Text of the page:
The Taliban has shut down a female-run radio station in Afghanistan’s northeastern region, for playing music during the holy month of Ramadan, citing a violation of religious principles, a Taliban official said.
According to Moezuddin Ahmadi, who serves as the director for Information and Culture in Badakhshan province, the radio station “Sadai Banowan,” repeatedly violated the “laws and regulations of the Islamic Emirate” by playing songs and music during Ramadan, which led to its closure due to the breach.
“If this radio station accepts the policy of the Islamic Emirate of Afghanistan and gives a guarantee that it will not repeat such a thing again, we will allow it to operate again,” Ahmadi said.
Sadai Banowan, which means women’s voice in Dari, is Afghanistan’s only female-run station and started 10 years ago. It has eight staff, six of them female, according to the Guardian.
Najia Sorosh, the head of the radio station has rejected the accusation of violating any laws and regulations, stating that the closure was unwarranted and calling it a “conspiracy”. She refuted the Taliban’s claim of playing music on the radio, saying that the station did not broadcast any form of music. “They told us that we played music, but we did not play any kind of music,” she said.
According to Sorosh, the shutdown was carried out by representatives from the Ministry of Information and Culture and the Vice and Virtue Directorate on Thursday morning at around 11:40 am. She further added that the station staff had reached out to the Vice and Virtue Directorate for more information about the closure, but officials there said that they did not have any additional details to share.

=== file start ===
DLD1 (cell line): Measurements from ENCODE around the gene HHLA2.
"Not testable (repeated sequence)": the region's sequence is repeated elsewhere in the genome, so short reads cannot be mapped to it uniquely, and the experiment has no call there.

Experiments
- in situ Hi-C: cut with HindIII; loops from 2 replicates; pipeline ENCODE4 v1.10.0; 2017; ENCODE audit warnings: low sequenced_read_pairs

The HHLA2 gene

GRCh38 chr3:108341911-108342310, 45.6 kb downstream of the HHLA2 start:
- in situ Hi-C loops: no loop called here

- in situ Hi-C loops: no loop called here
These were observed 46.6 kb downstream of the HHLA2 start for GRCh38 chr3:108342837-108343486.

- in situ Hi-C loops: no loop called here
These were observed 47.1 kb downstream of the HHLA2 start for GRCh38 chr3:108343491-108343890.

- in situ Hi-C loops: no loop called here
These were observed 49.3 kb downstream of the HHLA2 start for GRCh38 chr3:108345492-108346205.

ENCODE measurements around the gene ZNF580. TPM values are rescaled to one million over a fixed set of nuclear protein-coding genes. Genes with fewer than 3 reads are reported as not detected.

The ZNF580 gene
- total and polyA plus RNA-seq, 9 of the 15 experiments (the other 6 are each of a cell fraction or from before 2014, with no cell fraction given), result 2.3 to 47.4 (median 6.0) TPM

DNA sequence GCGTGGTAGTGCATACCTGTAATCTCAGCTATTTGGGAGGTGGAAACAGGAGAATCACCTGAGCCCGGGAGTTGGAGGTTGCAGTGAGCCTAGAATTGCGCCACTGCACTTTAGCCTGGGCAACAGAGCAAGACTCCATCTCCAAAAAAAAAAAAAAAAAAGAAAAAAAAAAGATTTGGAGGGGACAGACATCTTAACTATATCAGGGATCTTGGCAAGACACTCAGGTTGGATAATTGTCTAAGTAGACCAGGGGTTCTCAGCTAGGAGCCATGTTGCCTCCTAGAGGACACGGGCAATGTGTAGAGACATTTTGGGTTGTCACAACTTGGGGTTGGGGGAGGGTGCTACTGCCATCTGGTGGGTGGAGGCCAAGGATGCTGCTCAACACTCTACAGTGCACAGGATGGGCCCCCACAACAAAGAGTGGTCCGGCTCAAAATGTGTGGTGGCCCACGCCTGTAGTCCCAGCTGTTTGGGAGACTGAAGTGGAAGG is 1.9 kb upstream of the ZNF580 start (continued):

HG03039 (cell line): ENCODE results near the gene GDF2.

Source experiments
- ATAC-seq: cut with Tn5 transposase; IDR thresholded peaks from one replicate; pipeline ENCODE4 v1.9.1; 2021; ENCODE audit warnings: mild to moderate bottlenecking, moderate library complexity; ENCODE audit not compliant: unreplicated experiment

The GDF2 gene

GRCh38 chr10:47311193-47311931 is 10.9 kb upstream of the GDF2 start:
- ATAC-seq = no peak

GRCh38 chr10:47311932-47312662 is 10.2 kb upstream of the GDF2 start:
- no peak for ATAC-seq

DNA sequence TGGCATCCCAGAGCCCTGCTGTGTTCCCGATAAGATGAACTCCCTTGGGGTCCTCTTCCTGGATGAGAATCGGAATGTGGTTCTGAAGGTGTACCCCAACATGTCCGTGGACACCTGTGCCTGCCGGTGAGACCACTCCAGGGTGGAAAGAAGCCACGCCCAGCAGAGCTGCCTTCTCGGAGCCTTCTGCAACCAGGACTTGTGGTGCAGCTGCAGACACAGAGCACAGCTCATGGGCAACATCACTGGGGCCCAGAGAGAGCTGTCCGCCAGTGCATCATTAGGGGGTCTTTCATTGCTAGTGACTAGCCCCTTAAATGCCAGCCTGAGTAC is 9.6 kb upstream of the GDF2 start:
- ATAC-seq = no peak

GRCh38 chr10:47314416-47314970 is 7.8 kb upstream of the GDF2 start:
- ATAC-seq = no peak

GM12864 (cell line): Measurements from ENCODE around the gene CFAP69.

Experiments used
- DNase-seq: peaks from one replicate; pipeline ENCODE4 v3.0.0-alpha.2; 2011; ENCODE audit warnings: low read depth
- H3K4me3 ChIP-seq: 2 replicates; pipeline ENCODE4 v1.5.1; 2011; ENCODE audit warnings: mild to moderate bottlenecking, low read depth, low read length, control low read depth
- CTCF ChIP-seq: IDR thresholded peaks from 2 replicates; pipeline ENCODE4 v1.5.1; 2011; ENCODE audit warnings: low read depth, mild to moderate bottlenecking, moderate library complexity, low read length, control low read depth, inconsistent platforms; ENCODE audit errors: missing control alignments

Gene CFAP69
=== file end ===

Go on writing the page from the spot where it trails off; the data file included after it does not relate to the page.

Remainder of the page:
In the aftermath of the Taliban’s takeover of Afghanistan in August 2021, a significant number of journalists were reported to have lost their jobs. The Afghan Independent Journalists Association reported that media outlets have shut down either due to a shortage of funds or because their staff members had fled the country.
According to reports, Afghan journalists who refuse to adhere to the Taliban’s policies have been subjected to arrests, with some alleging that they have been abused and tortured following their release.
Under Taliban rule, women in Afghanistan are largely excluded from many forms of education and employment, with university education and most jobs being off-limits beyond the sixth grade.
While there is no official ban on music, the Taliban has historically imposed strict restrictions on cultural activities and entertainment. During their previous regime in the late 1990s, the Taliban banned most forms of mass media, including television, radio, and newspapers.